(112,500)(100)/Q = (Q)(10)/2. Then 11,250,000/Q = Q5 and 2,250,000 = Q^{2}.
Take the square root and the EOQ = 1,500 units.

5. ** The quality cost conformance model** provides another example of a
constrained optimization approach. In this model the economic conformance level
(ECL) is obtained where prevention and appraisal costs are equal to external and
internal failure costs. Prevention and appraisal costs increase as the level of
conformance quality increases. Conformance quality refers to conformance to
specifications as opposed to design quality. Failure costs are expected to
decrease as the level of conformance quality increases. Therefore, the total
costs associated with conformance quality will be U-shaped as indicated in
Exhibit 4. The optimization concept and related calculations are essentially the
same as in the EOQ model. Prevention costs include quality engineering, training
and related supervision costs. Appraisal costs include inspection, testing and
supervision related to these activities. Internal failure costs include
spoilage, scrap, rework and the associated downtime costs, while external
failure costs include warranty costs and the costs of lost customers.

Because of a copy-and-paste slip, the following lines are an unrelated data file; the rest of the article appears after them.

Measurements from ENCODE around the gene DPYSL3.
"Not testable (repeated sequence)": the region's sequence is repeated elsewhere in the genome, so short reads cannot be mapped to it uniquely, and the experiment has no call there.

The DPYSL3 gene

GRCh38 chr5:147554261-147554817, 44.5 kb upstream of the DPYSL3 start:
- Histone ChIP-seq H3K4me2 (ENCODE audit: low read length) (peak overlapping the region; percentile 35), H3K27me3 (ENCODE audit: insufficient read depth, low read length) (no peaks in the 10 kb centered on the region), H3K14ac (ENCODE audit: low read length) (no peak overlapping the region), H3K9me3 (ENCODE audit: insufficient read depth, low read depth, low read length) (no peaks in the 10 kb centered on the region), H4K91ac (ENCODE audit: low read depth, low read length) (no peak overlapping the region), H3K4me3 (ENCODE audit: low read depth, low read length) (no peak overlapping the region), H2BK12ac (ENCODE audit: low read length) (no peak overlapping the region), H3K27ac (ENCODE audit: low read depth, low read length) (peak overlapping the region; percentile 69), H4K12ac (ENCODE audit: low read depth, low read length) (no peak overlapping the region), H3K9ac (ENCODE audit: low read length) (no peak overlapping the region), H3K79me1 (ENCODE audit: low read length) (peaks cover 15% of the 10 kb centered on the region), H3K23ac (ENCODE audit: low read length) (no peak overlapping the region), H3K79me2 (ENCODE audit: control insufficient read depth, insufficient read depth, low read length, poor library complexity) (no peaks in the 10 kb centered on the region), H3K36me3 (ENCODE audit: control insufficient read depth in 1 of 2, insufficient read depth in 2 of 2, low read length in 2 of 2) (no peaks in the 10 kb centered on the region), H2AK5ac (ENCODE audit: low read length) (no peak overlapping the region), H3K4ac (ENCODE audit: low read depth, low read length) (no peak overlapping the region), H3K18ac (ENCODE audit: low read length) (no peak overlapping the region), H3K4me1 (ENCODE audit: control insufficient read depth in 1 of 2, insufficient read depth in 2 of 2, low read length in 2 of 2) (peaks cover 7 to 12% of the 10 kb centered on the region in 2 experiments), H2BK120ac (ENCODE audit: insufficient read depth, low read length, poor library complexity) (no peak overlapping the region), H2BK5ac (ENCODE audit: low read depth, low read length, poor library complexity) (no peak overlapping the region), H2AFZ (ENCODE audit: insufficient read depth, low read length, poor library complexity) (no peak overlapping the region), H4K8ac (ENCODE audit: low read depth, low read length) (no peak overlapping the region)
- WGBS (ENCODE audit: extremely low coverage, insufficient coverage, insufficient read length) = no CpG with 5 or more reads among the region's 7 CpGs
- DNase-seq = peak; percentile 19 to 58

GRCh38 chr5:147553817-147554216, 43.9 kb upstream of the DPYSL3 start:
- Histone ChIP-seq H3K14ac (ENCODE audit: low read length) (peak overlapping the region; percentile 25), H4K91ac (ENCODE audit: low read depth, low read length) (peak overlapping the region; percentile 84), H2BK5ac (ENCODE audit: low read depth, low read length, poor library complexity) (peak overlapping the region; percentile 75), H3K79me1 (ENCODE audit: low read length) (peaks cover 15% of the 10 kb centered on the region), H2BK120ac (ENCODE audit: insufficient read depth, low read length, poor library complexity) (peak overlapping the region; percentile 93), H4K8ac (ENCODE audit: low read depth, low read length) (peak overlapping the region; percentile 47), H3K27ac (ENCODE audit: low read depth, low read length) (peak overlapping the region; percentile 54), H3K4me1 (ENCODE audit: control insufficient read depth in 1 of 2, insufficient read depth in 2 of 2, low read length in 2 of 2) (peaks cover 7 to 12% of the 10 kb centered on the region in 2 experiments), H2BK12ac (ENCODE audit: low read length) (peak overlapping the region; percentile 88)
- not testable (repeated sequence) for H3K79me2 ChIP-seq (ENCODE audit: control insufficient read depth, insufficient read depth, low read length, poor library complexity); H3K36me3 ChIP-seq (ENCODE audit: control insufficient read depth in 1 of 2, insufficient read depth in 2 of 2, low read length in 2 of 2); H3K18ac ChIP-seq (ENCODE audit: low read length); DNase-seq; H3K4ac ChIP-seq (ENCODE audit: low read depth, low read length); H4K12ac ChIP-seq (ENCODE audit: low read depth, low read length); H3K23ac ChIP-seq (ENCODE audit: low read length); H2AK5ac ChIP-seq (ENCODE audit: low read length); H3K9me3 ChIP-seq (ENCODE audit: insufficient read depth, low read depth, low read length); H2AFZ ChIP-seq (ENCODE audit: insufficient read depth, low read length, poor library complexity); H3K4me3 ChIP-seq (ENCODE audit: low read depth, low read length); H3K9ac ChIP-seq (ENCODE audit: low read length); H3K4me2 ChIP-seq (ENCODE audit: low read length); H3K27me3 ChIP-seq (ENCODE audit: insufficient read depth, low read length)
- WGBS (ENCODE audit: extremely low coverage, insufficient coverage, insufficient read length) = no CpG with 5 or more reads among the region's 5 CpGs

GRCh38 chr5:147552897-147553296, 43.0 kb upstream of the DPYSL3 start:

**The ECL model is associated with Juran**. Deming and others, such as Crosby (*Quality
Is Free: The Art of Making Quality Certain*) view the calculation of the ECL as a waste of
time. From this perspective, the main problem with the ECL methodology is that
the model is likely to be mis-specified by underestimating or ignoring the costs
associated with lost customers. A revised model with the "quality is
free" perspective is provided in Exhibit 5. This is a long run view where
the lost sales dollars resulting from past failures are included in external
failure costs. Of course, lost sales dollars are unknown amounts, but there is
adequate reason in most industries to believe that they represent substantial
amounts, perhaps so large that the two curves never intersect.

**Quality Models Compared**

Two quality models have appeared in the accounting literature in recent years. Juran's quality cost conformance model is associated with the zero defect philosophy shown on the left side in the illustration below. Juran's model includes a target value and tolerance, or specification limits, for the variation that occurs in a parameter or characteristic (X). In Juran's model, no loss occurs if the value of X is within the specification limits, i.e., it is considered acceptable. If the value is outside the limits it is considered unacceptable or a defect and becomes either scrap, spoilage or rework.